The Parasite

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University of Minnesota Press, 2007 - Literary Criticism - 255 pages
2 Reviews

Influential philosopher Michel Serres's foundational work uses fable to explore how human relations are identical to that of the parasite to the host body. Among Serres's arguments is that by being pests, minor groups can become major players in public dialogue--creating diversity and complexity vital to human life and thought.

 

Michel Serres is professor in history of science at the Sorbonne, professor of Romance languages at Stanford University, and author of several books, including Genesis.

 

Lawrence R. Schehr is professor of French at the University of Illinois, Urbana-Champaign.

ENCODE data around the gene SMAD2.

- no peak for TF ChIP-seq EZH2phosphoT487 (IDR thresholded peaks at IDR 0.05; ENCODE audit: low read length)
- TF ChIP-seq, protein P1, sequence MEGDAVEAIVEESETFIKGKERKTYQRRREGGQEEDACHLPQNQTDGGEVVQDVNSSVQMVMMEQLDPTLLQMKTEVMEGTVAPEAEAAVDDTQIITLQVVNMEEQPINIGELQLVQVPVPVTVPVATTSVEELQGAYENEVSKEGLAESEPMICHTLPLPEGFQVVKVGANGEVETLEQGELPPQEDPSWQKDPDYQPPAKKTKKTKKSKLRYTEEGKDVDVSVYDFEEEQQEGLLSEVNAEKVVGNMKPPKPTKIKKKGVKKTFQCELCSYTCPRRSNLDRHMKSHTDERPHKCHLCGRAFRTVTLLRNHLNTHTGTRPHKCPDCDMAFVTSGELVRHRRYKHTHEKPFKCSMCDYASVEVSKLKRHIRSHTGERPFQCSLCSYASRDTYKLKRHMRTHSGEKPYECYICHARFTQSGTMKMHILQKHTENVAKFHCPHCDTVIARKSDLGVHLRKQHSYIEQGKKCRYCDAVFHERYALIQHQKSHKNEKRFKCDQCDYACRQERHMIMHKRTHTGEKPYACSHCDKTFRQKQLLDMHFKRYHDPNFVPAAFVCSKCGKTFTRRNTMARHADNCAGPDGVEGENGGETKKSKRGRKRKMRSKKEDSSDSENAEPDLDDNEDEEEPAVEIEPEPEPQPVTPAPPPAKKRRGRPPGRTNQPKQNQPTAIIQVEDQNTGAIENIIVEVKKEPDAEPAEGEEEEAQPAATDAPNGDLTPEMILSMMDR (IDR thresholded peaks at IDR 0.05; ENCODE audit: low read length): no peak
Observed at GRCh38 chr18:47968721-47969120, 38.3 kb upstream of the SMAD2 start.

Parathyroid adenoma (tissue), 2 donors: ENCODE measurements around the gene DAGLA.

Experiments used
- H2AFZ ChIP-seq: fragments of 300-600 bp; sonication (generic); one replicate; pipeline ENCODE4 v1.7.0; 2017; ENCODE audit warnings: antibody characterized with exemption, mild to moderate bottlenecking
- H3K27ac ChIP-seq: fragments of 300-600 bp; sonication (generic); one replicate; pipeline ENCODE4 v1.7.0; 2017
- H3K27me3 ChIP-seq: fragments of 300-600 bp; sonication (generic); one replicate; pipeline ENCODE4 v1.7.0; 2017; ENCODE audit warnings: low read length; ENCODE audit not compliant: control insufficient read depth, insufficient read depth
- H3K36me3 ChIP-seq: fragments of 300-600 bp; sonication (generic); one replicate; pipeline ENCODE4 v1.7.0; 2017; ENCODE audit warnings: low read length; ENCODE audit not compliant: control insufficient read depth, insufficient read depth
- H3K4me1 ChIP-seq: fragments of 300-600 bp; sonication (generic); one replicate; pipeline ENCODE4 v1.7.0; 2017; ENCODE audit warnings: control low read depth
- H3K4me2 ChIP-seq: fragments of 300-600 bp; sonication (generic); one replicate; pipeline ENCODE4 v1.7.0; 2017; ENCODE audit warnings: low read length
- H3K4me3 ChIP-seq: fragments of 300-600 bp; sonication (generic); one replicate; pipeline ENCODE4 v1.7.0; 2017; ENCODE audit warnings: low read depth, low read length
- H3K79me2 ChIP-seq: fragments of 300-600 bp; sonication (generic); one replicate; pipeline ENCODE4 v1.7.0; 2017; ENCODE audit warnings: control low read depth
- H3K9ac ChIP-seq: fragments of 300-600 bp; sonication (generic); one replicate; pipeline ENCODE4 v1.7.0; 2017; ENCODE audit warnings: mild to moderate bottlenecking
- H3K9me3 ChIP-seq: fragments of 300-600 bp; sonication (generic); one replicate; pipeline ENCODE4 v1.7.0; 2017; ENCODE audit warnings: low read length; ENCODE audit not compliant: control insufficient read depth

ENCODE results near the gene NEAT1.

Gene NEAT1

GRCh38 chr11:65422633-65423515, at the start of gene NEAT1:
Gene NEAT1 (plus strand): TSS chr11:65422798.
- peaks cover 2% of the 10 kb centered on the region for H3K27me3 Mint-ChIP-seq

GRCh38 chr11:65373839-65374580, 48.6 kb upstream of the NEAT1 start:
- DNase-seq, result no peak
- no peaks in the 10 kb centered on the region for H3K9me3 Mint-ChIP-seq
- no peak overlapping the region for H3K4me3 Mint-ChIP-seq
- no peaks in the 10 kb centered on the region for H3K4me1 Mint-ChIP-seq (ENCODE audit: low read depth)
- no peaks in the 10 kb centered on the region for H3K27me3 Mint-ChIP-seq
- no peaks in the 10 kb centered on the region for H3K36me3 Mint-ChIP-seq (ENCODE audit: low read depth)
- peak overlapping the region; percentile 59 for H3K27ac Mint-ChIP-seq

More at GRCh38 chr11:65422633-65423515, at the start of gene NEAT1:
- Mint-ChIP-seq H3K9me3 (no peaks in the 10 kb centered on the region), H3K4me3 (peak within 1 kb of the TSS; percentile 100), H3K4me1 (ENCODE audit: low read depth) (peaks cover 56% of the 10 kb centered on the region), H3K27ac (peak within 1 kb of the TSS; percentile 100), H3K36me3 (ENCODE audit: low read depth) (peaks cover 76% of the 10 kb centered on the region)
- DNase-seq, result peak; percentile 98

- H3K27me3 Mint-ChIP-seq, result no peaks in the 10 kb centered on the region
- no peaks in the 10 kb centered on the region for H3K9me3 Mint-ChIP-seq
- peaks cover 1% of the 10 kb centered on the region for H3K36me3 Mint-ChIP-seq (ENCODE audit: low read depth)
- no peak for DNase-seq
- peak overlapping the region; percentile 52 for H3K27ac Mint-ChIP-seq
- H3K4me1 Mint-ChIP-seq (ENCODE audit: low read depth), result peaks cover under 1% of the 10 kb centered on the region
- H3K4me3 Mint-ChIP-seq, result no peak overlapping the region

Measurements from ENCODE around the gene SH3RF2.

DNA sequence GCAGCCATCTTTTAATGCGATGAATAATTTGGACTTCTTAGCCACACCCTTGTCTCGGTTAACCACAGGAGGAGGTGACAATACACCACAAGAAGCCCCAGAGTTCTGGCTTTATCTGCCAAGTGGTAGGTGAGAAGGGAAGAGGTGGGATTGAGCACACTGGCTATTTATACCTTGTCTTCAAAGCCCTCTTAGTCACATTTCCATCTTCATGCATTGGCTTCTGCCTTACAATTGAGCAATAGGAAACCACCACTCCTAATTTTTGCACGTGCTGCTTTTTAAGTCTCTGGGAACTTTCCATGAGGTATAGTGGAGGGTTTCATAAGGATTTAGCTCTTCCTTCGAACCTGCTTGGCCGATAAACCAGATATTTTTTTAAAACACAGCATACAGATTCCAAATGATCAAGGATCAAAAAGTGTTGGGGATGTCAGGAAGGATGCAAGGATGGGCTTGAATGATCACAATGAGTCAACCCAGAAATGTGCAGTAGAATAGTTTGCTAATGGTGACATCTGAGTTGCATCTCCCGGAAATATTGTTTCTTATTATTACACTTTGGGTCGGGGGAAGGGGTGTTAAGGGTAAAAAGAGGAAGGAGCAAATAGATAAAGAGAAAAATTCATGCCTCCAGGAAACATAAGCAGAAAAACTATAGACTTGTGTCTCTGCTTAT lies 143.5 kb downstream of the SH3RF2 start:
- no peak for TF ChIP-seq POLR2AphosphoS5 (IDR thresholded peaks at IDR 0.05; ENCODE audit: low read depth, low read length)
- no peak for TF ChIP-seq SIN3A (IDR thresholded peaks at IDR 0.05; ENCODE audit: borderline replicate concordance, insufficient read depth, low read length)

Cary Wolfe is Bruce and Elizabeth Dunlevie Professor of English at Rice University. His books include Zoontologies: The Question of the Animal (Minnesota, 2003).

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User Review  - Diamond - Goodreads

I use this book to think about strategies for change in all aspects of life. Read full review

Review: The Parasite

User Review  - Char Tan - Goodreads

A beautiful book that needs multiple readings Read full review

Contents

Rats Meals Cascades
3
Satyrs Meals HostGuest
15
Decisions Indecision The Excluded Third
22
Copyright

22 other sections not shown

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About the author (2007)

LAWRENCE R. SCHEHR is Professor of French at the University of Illinois. His most recent books are "Figures of Alterity: French Narrative and Its Others", "French Gay Modernism", and a translation of "The Third Sex".

Cary Wolfe is chair and the Bruce and Elizabeth Dunlevie Professor in the Department of English at Rice University. His books include "What Is Posthumanism?

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